obstacles because it is deeply rooted at home, at school, at work and in the media,
recreating and reinforcing the feminine role of procreation and orientation toward the private
world, in stark contrast to the masculine role of productivity and orientation toward the public
world that embodies some of the highly esteemed values of today’s societies, such as
money, success and power.
Therefore, we have a challenge of encouraging women to enter the public world and men to
assume more responsibilities in the private world. It is of utmost importance to work towards
assume a social notion of responsibility for the child and dependent care, as a stepping
stone to stir change in both directions, by allowing women to have more time, resources and
spirits to join and fully develop in the labor market, as well as other economic activities,
socially, culturally and politically.
Before I go deeper into this idea, I would like to point other important challenges that need
to be addressed in order to foster gender equality and economic empowerment of women:
First, incorporating more women in the formal labor market. On average, only 50% of women
in the world participate in the labor market, 26 percentage points below the level of
participation of males.
Despite higher levels of schooling among women compared to men, the transition from the
educational system to the labor market has been difficult: In most countries, unemployment
rates are consistently higher for females than males with similar levels of education.
Procreation and child care tend to reduce women’s participation in the labor market. For
example, ECLAC estimated that in Latin America when there are children younger than 5
years old at a household, the rate of participation of women if 60% of men’s, increasing to
75%, if the children are older, and reaching 80% if there are no children in the household.
Second, reducing the wage gap between men and women. On average the latter earn 24%
less than men for comparable jobs. The recent decline in the worldwide gap has more to do
with the deterioration of men’s wages than an improvement of female salaries.
Estimates show that women will earn half the income of men throughout their lifetimes. This
explains why they are more likely to live in poverty, and why poverty is becoming
progressively a feminine phenomenon.
The panorama worsens when women’s unpaid work is considered. It has been highly
documented that subsistence or marginal activities, as well as family work, especially in
agricultural areas and fisheries, employ a significant number of women whose work does not
receive any economic compensation.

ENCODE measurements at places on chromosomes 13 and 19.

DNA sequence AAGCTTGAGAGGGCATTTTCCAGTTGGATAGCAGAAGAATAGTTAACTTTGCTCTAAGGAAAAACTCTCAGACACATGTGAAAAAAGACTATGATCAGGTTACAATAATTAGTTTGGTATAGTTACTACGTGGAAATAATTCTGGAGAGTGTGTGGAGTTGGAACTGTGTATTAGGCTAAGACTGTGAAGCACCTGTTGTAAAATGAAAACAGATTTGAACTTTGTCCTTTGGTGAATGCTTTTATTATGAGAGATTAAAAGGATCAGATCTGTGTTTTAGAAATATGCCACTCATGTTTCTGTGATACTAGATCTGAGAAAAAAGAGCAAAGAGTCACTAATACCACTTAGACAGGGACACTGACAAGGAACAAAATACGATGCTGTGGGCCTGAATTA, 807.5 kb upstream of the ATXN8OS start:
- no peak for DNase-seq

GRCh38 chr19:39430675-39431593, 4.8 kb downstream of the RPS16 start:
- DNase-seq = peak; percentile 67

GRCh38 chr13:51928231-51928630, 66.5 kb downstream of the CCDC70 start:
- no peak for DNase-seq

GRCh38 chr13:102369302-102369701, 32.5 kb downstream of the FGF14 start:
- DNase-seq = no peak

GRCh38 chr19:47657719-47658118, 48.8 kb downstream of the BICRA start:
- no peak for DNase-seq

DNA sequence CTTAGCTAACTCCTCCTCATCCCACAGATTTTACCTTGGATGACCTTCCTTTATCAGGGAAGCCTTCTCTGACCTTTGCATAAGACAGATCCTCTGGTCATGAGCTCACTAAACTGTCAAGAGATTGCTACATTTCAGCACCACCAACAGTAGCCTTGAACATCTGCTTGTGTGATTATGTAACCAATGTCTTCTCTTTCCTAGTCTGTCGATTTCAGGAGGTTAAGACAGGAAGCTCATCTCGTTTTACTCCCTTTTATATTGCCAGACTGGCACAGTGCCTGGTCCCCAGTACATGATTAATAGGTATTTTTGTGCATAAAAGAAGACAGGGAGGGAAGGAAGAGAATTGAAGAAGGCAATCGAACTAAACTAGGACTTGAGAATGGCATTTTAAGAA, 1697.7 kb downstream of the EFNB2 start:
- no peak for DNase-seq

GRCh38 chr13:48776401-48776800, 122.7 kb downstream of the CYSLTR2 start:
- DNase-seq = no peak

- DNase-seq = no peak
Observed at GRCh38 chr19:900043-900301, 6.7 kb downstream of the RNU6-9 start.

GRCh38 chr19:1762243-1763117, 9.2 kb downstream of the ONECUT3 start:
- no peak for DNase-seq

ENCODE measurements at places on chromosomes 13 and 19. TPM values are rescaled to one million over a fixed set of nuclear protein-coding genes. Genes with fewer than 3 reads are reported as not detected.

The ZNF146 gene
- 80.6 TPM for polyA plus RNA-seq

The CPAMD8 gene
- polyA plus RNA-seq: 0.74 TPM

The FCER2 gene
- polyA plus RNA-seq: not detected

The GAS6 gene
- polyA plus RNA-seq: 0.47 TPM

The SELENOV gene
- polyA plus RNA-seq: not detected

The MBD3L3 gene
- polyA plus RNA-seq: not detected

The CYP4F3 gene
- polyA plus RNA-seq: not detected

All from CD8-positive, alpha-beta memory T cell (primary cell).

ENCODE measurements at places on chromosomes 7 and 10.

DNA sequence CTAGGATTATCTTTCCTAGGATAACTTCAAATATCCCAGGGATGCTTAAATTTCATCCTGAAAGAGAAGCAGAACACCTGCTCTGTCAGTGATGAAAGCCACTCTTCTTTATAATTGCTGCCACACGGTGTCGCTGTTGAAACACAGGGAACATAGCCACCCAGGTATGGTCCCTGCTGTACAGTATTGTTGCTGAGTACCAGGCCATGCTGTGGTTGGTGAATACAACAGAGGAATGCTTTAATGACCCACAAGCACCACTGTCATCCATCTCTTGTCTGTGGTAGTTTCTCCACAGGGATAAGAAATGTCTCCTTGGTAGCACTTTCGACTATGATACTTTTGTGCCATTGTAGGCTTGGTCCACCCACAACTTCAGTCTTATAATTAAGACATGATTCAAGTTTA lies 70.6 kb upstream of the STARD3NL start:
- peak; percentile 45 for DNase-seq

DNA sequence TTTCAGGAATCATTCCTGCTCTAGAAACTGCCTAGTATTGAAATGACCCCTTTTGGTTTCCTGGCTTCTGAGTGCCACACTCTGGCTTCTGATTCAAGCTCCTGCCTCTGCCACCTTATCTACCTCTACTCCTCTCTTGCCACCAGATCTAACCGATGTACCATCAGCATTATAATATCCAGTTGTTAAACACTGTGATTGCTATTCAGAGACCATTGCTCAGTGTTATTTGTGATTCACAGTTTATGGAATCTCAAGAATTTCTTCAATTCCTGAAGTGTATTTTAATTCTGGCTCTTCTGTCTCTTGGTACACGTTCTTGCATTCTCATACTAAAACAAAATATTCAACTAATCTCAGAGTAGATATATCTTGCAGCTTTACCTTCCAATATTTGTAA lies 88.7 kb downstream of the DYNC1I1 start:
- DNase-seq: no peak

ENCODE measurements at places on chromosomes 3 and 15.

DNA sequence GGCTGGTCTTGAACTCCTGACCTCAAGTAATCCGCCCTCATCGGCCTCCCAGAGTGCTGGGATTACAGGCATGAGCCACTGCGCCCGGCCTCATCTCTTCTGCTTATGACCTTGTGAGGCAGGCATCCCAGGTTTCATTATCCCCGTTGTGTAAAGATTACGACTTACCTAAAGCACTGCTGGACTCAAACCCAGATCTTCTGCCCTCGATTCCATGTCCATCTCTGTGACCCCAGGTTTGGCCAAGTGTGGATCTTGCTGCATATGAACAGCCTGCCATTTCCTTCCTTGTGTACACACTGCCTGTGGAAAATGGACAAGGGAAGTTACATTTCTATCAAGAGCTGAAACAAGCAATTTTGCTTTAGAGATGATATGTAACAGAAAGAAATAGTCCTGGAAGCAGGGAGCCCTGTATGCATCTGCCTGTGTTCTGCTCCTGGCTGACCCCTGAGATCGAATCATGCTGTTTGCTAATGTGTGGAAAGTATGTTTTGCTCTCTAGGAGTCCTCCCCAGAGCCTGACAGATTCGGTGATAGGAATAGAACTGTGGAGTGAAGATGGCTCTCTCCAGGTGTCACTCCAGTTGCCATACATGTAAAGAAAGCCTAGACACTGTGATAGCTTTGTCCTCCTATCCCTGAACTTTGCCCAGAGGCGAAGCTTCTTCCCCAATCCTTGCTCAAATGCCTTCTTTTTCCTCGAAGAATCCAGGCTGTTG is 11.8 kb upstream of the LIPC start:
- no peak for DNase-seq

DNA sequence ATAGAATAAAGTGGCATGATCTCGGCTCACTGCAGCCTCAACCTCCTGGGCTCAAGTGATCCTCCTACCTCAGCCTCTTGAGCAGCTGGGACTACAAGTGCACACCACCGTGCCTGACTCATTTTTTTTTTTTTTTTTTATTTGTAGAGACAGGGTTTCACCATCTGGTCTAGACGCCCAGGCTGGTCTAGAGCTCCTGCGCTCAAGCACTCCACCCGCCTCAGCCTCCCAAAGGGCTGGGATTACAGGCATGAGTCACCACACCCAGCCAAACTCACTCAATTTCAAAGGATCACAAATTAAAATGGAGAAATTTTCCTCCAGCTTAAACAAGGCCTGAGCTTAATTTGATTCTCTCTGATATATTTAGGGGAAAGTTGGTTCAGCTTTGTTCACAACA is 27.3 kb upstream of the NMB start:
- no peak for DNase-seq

Closing the gender wage gap requires a real implementation –which means explicitly
fostered and monitored- of the principal of equal wage (or equal value) for equal work.
Encouraging females to participate in more instances of public and private wage
negotiations could help achieving greater equity while ensuring a more transparent process.
Third, creating more decent Jobs for women. Gender gaps in social security coverage have
been well documented as well. In developing countries an immense majority of women work
in the informal sector, without any social security protection or right to a pension. This
situation is particularly poignant for rural women, especially those working in agriculture, or
among paid domestic workers.
According to UN WOMEN data, it is less likely for women to enjoy a pension when they retire.
If they do, it is usually lower than what men receive, because due to procreation and child
care, that usually impose a temporary retirement from the labor market, women made fewer
contributions to social security than their male counterparts. Even in countries with good
pension coverage, women are less likely than men to live in poverty.
It is important, therefore, to promote and finance sustainable social coverage among
informal workers, self-employed workers and domestic workers, accompanying this with a
clear legal framework, along with monitoring instruments and incentives for informal workers
who regularize their situation, as well as resources for financing child care and domestic
Fourth, creating quality employment by encouraging entrepreneurship among women. This
implies providing technical and financial support and adequate incentives to induce the
formalization of businesses.
In this area significant disadvantages for women persist. OECD studies conclude that
women in G20 countries represent only 25% of business owners who hire employees. They
seldom own big businesses and the income they derive from auto employment is 60% of
what self-employed businessmen earn.
Companies owned by women have less capital, fewer employees and belong to low
productivity categories, compared to those owned by men.
To counter this situation it is necessary to enact public policies that encourage women's
entrepreneurship, taking into consideration their specific needs and guaranteeing equal
access to productive and financial resources while preventing any discrimination in credit
A closer look at successful experiences involving public and private financing within
associative schemes might be necessary. Coincidentally it is important strengthen
mechanisms for entrepreneur women to share experiences, dialoguing and conducting
Fifth, raising female control over productive assets is crucial because there is evidence that
women tend to save more and to distribute a bigger proportion of their resources among
family members and their surrounding communities. Their incomes have a notable